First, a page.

Always be ready (ABR) is a concept I picked up from Jason Womack’s book “Your best just got better”. It’s about being ready to make the most out of small opportunities of free time that show up unexpectedly.
To leverage those times you need a list of small actions which you could do anytime and anywhere with minimal set of tools or preparation.
In the book Jason talks about writing thank you cards, drafting an article, making a car reservation all this while he waits for a delayed meeting to start.
Although this approach is very similar to using GTD context as the key factor for task selection, there is a twist to it. Instead of using context as a location or tool you sort your tasks based on the time required. The simplest approach is to tag tasks based on their expected duration as either less or more than 15 min. Then when a little free time pops up you can refer to it and do something quickly.
On daily basis we make plans, update our calendars but sometimes things change. Planes are delayed, trains are missed, meetings postponed or canceled. The crucial element of recovery from such situation is our default response. What do we do when we have 20 or 50 min of free time?
For me it used to be browsing the web, checking the email and simply some unproductive stuff until the next scheduled appointment. Now I’m gradually changing that and leveraging the ABR approach for my benefit.
What makes ABR successful is having easy access to the task list or at least the subset of it i.e. the small tasks which take less than 15min always with me. For my home system Remember the Milk serves me very well as I can access it on my phone or computer and have my tasks easily marked as either longer or shorter than 15 minutes. At work it’s bit different as Outlook it little less flexible however I started to apply categories to my task so that I can sort through them easily.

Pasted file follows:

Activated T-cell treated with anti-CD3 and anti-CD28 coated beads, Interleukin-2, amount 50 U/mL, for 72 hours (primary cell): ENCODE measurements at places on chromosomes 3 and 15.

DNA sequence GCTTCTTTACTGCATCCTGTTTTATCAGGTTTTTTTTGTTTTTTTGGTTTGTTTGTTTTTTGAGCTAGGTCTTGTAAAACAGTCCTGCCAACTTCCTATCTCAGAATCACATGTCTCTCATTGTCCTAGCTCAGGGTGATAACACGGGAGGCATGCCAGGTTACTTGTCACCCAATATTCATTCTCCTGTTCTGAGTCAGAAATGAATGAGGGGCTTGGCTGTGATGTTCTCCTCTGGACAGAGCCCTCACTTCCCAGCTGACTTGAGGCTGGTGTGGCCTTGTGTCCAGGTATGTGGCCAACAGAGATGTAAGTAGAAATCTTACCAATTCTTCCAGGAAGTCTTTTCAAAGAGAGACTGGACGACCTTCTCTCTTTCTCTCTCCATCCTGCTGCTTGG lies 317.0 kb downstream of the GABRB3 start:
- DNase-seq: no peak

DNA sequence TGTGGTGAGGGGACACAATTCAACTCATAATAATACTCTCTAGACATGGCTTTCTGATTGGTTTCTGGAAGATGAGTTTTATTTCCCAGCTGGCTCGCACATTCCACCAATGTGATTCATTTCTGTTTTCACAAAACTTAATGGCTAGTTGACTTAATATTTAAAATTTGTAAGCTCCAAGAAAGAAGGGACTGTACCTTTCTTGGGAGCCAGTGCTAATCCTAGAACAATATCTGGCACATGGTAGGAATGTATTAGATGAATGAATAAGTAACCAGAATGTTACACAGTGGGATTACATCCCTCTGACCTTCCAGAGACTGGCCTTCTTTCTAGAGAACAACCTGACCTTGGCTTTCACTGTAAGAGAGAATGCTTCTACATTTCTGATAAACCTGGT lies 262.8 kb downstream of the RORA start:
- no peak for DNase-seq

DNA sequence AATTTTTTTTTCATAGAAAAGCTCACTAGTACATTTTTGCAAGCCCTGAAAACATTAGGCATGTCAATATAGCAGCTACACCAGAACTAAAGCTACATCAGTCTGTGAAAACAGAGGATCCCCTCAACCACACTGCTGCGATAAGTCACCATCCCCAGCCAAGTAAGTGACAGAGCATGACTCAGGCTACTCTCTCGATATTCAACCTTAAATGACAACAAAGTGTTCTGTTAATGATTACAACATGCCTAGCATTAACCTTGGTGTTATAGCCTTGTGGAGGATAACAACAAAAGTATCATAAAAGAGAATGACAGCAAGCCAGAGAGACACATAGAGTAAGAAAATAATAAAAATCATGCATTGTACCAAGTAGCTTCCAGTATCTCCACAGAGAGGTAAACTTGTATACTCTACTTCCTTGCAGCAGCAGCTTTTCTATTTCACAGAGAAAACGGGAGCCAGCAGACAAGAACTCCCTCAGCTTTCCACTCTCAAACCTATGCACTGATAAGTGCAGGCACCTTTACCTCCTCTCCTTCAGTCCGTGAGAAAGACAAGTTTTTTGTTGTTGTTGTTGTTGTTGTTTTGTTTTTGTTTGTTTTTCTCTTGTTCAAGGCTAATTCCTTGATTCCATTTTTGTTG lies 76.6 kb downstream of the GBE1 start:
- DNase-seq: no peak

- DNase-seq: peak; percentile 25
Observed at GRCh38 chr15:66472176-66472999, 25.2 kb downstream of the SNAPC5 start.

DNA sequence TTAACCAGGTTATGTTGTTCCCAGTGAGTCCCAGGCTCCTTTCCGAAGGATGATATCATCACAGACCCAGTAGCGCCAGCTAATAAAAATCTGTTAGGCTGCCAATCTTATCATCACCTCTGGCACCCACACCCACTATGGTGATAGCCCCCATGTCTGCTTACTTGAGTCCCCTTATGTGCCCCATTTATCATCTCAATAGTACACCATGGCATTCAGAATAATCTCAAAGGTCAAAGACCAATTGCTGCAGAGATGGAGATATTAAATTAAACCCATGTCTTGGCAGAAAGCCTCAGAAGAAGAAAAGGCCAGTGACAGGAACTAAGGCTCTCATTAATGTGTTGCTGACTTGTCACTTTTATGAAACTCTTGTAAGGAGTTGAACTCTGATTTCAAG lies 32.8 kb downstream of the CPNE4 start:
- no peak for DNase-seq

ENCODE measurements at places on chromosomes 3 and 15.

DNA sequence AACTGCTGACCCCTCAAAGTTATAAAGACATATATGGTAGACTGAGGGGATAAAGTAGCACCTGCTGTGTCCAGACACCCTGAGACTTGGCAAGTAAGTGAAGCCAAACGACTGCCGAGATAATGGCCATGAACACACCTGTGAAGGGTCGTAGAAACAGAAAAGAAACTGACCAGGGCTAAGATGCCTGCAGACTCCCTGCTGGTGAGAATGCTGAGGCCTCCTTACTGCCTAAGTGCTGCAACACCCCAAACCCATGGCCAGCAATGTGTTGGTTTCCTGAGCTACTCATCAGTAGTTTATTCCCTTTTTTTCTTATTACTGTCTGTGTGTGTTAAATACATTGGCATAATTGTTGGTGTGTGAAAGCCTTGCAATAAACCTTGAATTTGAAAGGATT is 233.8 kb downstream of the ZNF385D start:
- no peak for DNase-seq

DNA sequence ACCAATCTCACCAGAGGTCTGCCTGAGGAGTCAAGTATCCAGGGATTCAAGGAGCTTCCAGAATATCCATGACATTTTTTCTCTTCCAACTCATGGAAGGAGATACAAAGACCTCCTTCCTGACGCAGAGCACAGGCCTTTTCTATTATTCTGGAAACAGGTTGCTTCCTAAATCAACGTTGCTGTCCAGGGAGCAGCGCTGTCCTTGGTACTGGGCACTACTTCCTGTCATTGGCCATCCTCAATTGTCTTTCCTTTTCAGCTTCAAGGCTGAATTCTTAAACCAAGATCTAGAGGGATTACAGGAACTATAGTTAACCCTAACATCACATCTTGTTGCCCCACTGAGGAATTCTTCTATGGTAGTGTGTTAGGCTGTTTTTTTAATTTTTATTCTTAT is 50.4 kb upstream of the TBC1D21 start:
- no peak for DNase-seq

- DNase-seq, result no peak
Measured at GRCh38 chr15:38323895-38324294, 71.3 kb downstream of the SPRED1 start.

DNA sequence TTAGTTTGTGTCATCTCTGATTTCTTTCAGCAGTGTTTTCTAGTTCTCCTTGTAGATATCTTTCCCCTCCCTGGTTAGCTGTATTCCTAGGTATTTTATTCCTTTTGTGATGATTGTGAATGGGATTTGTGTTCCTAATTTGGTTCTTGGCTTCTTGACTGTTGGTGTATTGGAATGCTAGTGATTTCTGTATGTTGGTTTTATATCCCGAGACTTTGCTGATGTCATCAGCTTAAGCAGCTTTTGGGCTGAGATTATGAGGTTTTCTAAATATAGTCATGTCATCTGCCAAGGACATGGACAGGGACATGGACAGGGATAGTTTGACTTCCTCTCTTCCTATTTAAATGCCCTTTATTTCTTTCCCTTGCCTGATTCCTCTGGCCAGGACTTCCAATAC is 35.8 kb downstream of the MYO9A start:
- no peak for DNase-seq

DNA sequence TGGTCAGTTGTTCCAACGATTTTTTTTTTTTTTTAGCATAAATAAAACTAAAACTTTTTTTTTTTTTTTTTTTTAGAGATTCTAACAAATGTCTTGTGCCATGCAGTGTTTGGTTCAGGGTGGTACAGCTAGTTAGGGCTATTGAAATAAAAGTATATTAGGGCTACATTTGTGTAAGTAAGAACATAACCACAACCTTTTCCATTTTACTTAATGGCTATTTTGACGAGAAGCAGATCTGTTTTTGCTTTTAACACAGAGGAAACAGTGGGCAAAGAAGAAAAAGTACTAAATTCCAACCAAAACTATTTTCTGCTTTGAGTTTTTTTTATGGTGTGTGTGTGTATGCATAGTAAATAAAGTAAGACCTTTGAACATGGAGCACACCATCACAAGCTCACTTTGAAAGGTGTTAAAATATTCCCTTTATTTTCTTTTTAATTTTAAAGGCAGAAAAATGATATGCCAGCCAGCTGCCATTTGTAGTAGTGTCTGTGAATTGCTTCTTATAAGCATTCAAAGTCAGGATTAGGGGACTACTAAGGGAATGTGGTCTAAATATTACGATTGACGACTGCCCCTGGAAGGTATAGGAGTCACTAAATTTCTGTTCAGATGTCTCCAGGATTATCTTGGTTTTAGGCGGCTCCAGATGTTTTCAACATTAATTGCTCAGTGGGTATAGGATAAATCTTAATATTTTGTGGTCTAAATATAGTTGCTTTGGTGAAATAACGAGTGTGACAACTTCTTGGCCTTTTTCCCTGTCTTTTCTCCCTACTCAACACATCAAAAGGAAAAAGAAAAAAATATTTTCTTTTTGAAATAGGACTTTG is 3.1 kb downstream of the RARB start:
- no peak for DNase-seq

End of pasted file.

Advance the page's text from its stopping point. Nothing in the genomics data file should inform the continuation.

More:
Probably more difficult is the change of behaviour. The change of the default response takes some time but it’s a good feeling to be able to use that window of time to do something meaningful regardless how small task it may be.
For many email is a productivity killer. Constant inflow of data is more of a distraction rather than productivity enabler. Yet at the same time email is the primary tool for communication, exchange of ideas and collaboration.
Jason Womack, a productivity and performance speaker and consultant, in his recent post for the Entrepreneur shares some of his favorite three tips in which you can improve your email management.
One that specifically struck with me is to bcc: yourself on an email that you need to follow up on and flag or move such email into a follow up folder so. This is an excellent way of making sure you have quick access to the items you need to keep and eye on.
To automate this process even further you can cc: your self not could set up a set of rules in your email client which would recognize that you bcc: yourself and would automatically tag or move messages into the right folder.
As in my day job more and more of my work is tied to email this will be an excellent solution which will simplify tracking of follow up items.
Be sure to check the other two tips as they are very handy too.